For many years, horse owners have been warned on the development of drug-resistant equine parasites. Small strongyles or small redworms are known to be resistant to benizmidazole anthelmintic drugs in certain regions. Large roundworms are also reported to have developed resistance to ivermectin-based wormers. It is important to slow down the development of drug resistance in parasites through responsible usage of equine dewormers. With each exposure to the dewormer, the risk for developing drug resistance increases.
There are many ways the horse owners can reduce the frequency at which equine dewormers are used without putting the horse in danger of severe parasite infestation. First is to remove horse manure from the pasture more frequently. Horse manure harbor parasitic eggs and larvae and can contaminate the pasture. While deworming is necessary, it is also required to get the fecal worm count to help you determine which equine dewormer is suitable to use. Parasites will always be part of the horse’s life. It is almost impossible for horses to be 100% parasite-free. You can also reduce drug resistance if you accept that low levels of parasite infestation do not immediately require treatment since it cannot harm your horse. When deworming, always enlist the aid of your veterinarian and discuss the dosing instructions very carefully. Do not give your horse dewormers more frequently than what is recommended.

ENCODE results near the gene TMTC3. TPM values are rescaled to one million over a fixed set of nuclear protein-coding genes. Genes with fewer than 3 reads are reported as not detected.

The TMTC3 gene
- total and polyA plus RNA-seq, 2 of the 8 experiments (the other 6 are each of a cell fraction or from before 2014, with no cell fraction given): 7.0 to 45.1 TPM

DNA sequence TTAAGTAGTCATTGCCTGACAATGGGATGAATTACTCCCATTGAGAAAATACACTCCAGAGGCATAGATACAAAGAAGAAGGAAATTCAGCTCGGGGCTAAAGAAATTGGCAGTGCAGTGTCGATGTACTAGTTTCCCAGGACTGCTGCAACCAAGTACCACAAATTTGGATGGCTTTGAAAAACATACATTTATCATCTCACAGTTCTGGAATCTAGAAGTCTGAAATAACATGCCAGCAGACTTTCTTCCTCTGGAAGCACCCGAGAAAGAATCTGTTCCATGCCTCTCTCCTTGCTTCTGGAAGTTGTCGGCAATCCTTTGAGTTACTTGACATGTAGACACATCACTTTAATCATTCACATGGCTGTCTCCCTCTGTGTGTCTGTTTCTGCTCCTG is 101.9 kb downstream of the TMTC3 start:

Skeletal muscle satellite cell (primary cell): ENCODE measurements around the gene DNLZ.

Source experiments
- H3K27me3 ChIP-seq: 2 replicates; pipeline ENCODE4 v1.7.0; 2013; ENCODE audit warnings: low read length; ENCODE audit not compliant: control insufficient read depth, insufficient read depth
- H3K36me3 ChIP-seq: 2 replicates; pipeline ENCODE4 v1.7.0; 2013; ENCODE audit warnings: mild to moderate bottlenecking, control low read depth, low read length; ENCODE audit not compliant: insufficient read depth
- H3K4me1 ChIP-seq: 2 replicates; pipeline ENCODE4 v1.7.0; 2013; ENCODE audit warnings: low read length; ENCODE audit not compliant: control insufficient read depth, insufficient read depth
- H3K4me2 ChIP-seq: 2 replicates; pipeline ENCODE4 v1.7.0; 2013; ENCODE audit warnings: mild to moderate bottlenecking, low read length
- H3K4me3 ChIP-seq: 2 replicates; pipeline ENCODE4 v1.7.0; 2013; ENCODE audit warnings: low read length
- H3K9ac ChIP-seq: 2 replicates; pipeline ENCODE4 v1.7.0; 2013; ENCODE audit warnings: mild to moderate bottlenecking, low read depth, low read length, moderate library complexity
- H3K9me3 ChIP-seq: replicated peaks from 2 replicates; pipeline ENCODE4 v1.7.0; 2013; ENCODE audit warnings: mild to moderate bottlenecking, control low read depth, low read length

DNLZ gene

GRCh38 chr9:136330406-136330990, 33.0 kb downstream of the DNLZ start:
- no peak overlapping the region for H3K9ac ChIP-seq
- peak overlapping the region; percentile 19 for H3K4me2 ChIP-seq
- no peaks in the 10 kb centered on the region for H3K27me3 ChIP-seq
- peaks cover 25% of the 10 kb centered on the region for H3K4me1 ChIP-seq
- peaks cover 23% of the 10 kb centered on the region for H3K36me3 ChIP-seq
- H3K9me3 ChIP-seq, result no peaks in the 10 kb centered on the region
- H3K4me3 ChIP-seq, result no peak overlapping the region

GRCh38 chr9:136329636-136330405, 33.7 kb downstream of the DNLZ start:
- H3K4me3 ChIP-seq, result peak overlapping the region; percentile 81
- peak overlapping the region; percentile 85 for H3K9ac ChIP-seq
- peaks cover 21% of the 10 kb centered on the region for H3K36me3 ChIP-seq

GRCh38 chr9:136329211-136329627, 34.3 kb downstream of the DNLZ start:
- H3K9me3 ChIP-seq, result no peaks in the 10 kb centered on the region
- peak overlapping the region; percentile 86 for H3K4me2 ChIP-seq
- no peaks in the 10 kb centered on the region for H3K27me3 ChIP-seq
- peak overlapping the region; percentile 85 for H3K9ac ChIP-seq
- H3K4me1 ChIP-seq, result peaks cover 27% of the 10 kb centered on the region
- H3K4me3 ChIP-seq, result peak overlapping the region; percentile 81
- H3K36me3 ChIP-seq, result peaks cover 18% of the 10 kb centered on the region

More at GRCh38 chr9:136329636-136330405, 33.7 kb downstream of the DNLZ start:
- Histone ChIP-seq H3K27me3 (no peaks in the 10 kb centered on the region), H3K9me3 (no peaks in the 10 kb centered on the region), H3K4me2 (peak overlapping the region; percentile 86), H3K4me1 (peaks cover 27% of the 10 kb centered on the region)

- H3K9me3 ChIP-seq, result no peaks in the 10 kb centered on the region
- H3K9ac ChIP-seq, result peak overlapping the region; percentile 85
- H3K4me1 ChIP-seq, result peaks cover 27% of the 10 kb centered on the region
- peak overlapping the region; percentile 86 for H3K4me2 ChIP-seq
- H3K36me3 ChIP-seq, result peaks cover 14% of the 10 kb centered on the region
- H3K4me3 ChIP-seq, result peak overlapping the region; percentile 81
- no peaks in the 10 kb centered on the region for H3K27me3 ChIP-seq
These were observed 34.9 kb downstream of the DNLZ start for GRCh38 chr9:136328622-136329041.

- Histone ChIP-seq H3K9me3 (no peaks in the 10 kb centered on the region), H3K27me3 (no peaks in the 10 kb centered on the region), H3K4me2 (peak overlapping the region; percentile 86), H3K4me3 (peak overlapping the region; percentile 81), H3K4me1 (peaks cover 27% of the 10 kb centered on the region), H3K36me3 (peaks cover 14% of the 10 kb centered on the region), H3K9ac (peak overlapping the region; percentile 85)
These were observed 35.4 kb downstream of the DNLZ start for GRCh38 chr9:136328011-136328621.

If wormers are used less frequently, drug resistance in parasites develops rather slowly. It’s fortunate enough that Abler is the one place that caters to horse owners in providing effective and affordable equine dewormers in easy-to-administer granules and using these medications should be done sensibly to ensure maintenance of the drug efficacy as much as possible.
Apart from reducing the frequency of dewormer use, more and more horse owners recognize the need for veterinary assistance. Horse worming is a complex subject that only a veterinarian is in the right position to give you educated advice on how to come up with an effective worming program. Horse worming programs should be designed according to the needs of the horse, the parasite concerned, and also the environmental conditions. There are several guidelines on horse worming that one can find but nothing beats a personalized parasite control program. Apart from using dewormers, vets also recommend good pasture management practices and periodic fecal analysis. Getting professional help is an effective approach in combating resistance and will certainly be lighter on your pocket in the long run.